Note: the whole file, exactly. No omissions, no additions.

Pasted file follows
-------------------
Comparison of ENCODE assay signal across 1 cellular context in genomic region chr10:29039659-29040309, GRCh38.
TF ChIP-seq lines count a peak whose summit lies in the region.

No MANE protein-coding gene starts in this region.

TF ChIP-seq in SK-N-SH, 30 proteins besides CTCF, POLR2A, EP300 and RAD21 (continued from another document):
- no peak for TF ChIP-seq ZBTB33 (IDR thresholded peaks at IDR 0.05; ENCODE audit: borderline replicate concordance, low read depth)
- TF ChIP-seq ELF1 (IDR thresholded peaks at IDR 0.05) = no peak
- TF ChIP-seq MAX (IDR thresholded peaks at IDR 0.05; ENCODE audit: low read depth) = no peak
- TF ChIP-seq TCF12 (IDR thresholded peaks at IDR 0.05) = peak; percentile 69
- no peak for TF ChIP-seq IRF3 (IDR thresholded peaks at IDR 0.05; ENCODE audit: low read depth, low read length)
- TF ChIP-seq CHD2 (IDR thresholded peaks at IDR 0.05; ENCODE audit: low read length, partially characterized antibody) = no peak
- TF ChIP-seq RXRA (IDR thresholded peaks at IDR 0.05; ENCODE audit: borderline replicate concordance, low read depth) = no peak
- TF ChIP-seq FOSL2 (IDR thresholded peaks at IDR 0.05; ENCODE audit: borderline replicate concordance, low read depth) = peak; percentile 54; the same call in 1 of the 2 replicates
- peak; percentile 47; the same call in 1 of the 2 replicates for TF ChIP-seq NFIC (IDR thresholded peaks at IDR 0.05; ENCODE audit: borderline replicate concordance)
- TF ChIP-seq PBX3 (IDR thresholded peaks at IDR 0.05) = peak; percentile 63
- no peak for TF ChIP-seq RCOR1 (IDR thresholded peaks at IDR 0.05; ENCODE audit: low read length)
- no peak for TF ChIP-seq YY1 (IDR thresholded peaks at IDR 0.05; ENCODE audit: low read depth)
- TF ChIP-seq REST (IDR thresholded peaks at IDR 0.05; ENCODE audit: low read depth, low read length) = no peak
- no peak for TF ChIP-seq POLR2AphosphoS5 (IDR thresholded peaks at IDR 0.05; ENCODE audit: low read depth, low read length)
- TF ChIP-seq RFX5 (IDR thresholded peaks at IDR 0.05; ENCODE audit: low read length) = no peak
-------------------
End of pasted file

Comparison of ENCODE assay signal across 1 cellular context in genomic region chr10:29039659-29040309, GRCh38.
TF ChIP-seq lines count a peak whose summit lies in the region.

No MANE protein-coding gene starts in this region.

TF ChIP-seq in SK-N-SH, 30 proteins besides CTCF, POLR2A, EP300 and RAD21 (continued from another document):
- no peak for TF ChIP-seq ZBTB33 (IDR thresholded peaks at IDR 0.05; ENCODE audit: borderline replicate concordance, low read depth)
- TF ChIP-seq ELF1 (IDR thresholded peaks at IDR 0.05) = no peak
- TF ChIP-seq MAX (IDR thresholded peaks at IDR 0.05; ENCODE audit: low read depth) = no peak
- TF ChIP-seq TCF12 (IDR thresholded peaks at IDR 0.05) = peak; percentile 69
- no peak for TF ChIP-seq IRF3 (IDR thresholded peaks at IDR 0.05; ENCODE audit: low read depth, low read length)
- TF ChIP-seq CHD2 (IDR thresholded peaks at IDR 0.05; ENCODE audit: low read length, partially characterized antibody) = no peak
- TF ChIP-seq RXRA (IDR thresholded peaks at IDR 0.05; ENCODE audit: borderline replicate concordance, low read depth) = no peak
- TF ChIP-seq FOSL2 (IDR thresholded peaks at IDR 0.05; ENCODE audit: borderline replicate concordance, low read depth) = peak; percentile 54; the same call in 1 of the 2 replicates
- peak; percentile 47; the same call in 1 of the 2 replicates for TF ChIP-seq NFIC (IDR thresholded peaks at IDR 0.05; ENCODE audit: borderline replicate concordance)
- TF ChIP-seq PBX3 (IDR thresholded peaks at IDR 0.05) = peak; percentile 63
- no peak for TF ChIP-seq RCOR1 (IDR thresholded peaks at IDR 0.05; ENCODE audit: low read length)
- no peak for TF ChIP-seq YY1 (IDR thresholded peaks at IDR 0.05; ENCODE audit: low read depth)
- TF ChIP-seq REST (IDR thresholded peaks at IDR 0.05; ENCODE audit: low read depth, low read length) = no peak
- no peak for TF ChIP-seq POLR2AphosphoS5 (IDR thresholded peaks at IDR 0.05; ENCODE audit: low read depth, low read length)
- TF ChIP-seq RFX5 (IDR thresholded peaks at IDR 0.05; ENCODE audit: low read length) = no peak